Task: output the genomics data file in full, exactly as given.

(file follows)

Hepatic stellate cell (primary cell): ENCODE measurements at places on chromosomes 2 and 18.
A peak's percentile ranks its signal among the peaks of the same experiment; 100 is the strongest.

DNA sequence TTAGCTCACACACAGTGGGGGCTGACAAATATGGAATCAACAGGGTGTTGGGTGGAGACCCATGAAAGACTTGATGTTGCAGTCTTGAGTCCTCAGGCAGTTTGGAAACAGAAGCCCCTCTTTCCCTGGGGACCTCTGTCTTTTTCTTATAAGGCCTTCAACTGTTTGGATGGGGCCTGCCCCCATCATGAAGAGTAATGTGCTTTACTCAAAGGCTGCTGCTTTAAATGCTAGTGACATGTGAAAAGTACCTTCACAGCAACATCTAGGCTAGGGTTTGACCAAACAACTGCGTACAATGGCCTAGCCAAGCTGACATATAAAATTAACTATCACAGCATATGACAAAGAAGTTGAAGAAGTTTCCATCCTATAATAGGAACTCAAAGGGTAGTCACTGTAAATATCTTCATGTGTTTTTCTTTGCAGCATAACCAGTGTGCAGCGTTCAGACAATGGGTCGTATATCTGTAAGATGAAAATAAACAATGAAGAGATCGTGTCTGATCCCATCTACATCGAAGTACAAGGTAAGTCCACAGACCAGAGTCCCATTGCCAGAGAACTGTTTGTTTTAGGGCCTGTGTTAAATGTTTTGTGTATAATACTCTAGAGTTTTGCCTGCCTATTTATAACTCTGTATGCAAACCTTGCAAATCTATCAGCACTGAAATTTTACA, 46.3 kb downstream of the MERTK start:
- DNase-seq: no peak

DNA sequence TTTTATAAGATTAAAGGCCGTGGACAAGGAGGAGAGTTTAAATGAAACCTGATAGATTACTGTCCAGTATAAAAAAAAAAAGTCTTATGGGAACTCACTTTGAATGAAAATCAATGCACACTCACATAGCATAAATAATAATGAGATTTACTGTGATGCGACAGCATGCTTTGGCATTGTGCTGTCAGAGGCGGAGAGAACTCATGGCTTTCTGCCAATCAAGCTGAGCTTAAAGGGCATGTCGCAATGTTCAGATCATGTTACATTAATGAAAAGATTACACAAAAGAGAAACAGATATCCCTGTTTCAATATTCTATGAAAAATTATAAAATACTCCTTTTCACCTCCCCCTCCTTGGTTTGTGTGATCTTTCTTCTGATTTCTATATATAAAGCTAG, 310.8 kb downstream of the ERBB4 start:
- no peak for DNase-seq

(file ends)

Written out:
Hepatic stellate cell (primary cell): ENCODE measurements at places on chromosomes 2 and 18.
A peak's percentile ranks its signal among the peaks of the same experiment; 100 is the strongest.

DNA sequence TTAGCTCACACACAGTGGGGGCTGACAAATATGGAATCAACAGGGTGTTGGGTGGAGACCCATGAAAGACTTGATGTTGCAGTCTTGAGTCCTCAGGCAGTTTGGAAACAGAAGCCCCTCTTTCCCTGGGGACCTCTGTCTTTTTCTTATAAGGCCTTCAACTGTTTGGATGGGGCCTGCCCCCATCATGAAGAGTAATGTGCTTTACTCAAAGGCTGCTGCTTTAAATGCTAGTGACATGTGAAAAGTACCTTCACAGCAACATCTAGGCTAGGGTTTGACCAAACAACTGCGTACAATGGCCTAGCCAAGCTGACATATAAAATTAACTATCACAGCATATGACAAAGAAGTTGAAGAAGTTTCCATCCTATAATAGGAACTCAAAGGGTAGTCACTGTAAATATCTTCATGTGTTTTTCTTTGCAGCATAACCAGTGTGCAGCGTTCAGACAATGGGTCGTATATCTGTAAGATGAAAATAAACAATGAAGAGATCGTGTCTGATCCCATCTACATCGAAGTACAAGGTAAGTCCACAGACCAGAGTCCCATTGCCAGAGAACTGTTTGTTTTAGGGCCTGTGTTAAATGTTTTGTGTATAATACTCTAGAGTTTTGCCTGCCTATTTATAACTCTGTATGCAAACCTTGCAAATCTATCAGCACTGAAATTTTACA, 46.3 kb downstream of the MERTK start:
- DNase-seq: no peak

DNA sequence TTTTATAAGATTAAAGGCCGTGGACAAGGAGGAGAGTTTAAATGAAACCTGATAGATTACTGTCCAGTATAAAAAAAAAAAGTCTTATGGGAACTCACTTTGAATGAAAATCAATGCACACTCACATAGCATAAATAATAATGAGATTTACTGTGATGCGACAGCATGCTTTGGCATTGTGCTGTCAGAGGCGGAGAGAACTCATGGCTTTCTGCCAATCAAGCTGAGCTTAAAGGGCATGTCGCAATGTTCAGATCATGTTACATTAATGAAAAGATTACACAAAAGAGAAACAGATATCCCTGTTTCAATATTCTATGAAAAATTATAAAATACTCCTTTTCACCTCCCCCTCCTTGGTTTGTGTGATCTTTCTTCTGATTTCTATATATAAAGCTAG, 310.8 kb downstream of the ERBB4 start:
- no peak for DNase-seq